©2017 All Rights Reserved Carole Copeland Thomas • (508) 947-5755 • Carole@mssconnect.com
Cassius Cash was selected as the new superintendent of Boston National Historical Park and Boston African American National Historic Site in 2010 (NPS). Prior to his move to Boston Cash served as the deputy forest supervisor on the Rogue River-Siskiyou National Forest in Medford, Oregon. He succeeds former superintendent Terry Savage, who retired.
He became the FIRST African American to serve as Superintendent of both NPS sites. Cash has been one of the principal leaders to align both the Freedom Trail and the Black Heritage Trail as one marketing brand at Faneuil Hall in Boston. Cash also was largely responsible for securing the final federal government funding to completely restore the historic African Meeting House in Boston.
“Cassius Cash has been an outstanding manager for the US Forest Service,” said Dennis Reidenbach, regional director for Northeast Region. “Not only will he bring great leadership and people skills to the park, he also brings a new perspective that will benefit the National Park Service and our visitors.”
"I look forward to the working at a park that speaks to our beginnings as a nation, and a park that honors the contributions of African Americans to that nation," Cash said about his new position. "I also look forward to working on cultural resource management issues with the staff and with the community.”
Cash has worked for the US Forest Service since 1991 in various positions, including services staff officer, acting natural resources staff officer, district ranger, civil rights officer, and assistant forest wildlife biologist.
In 2004, he became the service staff officer on the Nebraska National Forest, located in portions of Nebraska and South Dakota. There he oversaw the entire business operation as well as the geographic information system, engineering and public affairs functions.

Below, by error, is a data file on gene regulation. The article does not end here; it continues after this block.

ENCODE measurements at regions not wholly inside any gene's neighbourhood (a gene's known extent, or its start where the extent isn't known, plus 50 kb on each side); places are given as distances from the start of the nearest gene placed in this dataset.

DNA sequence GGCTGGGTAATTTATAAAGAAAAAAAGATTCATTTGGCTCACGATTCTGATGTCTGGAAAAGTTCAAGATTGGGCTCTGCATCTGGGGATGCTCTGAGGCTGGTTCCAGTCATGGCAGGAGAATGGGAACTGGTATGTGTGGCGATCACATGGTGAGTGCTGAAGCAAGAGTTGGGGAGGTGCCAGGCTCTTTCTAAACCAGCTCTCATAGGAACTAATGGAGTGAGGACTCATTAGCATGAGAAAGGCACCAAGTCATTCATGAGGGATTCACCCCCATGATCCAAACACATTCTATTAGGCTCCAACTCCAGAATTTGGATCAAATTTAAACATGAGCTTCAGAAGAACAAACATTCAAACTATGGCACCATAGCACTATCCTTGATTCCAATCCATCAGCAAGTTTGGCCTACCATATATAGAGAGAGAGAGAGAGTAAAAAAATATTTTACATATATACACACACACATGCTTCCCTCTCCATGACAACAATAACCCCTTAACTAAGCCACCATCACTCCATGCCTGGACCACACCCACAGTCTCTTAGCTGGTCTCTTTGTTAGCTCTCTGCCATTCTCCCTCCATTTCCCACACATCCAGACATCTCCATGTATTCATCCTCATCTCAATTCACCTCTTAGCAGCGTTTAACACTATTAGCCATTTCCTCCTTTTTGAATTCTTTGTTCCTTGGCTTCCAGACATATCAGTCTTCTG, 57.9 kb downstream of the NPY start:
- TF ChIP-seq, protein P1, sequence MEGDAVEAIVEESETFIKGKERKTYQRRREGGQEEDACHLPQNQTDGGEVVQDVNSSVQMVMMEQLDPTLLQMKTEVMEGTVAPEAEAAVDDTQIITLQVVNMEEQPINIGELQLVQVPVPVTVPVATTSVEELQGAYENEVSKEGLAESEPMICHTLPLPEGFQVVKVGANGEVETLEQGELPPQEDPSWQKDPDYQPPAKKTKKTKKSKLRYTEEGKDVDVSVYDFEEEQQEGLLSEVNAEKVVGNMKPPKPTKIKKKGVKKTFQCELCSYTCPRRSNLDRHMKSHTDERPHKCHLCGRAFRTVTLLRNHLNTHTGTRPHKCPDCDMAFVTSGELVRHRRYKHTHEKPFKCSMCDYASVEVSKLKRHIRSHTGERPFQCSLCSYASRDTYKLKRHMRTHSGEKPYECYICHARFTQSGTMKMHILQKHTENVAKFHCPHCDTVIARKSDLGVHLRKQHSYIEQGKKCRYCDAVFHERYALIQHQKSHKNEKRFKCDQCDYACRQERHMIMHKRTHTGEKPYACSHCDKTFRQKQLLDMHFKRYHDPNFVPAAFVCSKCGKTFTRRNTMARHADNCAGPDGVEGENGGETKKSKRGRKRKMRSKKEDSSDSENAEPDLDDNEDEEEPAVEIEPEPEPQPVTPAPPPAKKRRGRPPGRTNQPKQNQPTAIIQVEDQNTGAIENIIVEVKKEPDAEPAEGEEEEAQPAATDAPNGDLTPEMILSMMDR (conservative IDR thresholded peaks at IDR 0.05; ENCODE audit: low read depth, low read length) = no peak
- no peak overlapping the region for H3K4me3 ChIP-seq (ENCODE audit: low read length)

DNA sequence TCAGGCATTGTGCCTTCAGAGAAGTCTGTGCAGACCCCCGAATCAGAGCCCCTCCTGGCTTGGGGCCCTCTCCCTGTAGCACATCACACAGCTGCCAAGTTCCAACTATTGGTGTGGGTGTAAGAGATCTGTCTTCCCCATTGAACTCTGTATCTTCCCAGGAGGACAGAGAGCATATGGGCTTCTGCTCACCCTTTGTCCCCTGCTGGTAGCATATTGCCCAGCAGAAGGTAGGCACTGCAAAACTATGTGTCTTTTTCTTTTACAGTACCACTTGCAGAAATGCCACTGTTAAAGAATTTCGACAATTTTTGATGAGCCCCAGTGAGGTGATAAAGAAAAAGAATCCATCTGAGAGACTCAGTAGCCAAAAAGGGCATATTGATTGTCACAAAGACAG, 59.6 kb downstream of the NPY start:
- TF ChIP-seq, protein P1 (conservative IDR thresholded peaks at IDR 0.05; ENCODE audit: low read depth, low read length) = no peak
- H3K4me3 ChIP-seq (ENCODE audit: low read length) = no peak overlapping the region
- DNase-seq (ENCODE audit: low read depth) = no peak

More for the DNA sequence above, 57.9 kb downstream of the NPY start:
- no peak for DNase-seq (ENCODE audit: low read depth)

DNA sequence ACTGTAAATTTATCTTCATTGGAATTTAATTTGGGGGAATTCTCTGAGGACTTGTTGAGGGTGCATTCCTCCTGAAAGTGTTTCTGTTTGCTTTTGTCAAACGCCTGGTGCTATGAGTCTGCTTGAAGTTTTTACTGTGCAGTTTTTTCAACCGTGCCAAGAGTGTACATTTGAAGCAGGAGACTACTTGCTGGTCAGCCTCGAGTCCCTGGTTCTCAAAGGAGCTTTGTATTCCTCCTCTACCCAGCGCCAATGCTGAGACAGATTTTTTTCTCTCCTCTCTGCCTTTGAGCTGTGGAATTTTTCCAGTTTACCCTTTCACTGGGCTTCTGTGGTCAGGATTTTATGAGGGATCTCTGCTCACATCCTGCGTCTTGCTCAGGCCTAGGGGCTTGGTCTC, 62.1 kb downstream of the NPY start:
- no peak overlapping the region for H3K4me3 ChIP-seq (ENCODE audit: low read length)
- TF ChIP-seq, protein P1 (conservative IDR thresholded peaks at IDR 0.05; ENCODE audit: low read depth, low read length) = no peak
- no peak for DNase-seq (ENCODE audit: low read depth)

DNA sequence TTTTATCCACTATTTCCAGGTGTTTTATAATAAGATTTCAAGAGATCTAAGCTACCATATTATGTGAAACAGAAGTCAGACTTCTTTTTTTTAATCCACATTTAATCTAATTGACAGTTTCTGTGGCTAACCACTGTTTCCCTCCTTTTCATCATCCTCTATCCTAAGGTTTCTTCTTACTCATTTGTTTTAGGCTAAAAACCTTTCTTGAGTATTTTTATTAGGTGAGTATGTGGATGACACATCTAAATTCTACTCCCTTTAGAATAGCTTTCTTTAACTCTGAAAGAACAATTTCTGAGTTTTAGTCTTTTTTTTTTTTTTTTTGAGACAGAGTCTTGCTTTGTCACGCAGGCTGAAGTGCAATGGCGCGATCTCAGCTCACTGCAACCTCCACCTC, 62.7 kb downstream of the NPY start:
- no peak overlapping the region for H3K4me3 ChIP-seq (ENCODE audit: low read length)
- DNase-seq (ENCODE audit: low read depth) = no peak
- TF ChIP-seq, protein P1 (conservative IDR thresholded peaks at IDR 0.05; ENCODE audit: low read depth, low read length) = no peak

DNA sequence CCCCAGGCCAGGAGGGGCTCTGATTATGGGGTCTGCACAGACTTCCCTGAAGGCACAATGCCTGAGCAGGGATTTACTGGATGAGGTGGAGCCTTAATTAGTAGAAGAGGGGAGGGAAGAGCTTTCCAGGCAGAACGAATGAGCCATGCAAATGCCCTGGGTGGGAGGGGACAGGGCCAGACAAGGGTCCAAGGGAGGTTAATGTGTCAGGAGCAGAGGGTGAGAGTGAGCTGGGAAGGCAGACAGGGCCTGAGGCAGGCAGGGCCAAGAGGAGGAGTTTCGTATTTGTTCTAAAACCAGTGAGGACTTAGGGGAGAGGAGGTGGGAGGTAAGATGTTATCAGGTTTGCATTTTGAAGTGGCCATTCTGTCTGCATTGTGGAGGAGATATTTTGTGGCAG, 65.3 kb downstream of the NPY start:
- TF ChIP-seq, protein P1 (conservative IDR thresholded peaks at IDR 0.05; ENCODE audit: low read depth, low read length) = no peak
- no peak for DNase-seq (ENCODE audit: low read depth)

In May 2012 The Boston Globe reported:
"Beginning Memorial Day, when the city’s new $7 million visitors’ center opens at Faneuil Hall, the trails will be jointly known as Boston’s Trails to Freedom.
The idea came from Cassius Cash, who moved to Boston two years ago to become superintendent of two of Boston’s national parks - the Boston National Historical Park, which includes some of the sites on the Freedom Trail, and the Boston African American National Historic Site, which includes the Black Heritage Trail. The 1.6-mile walking tour illuminates Boston’s significant connections to the abolitionist movement and the Underground Railroad"
Cash holds a bachelor of science degree in biology from the University of Arkansas at Pine Bluff and later attended Oregon State University to study wildlife management. He also serves as a board member for the Greater Boston Convention and Visitors Bureau.
Cash and his wife, Vonda, have two daughters and live outside Boston.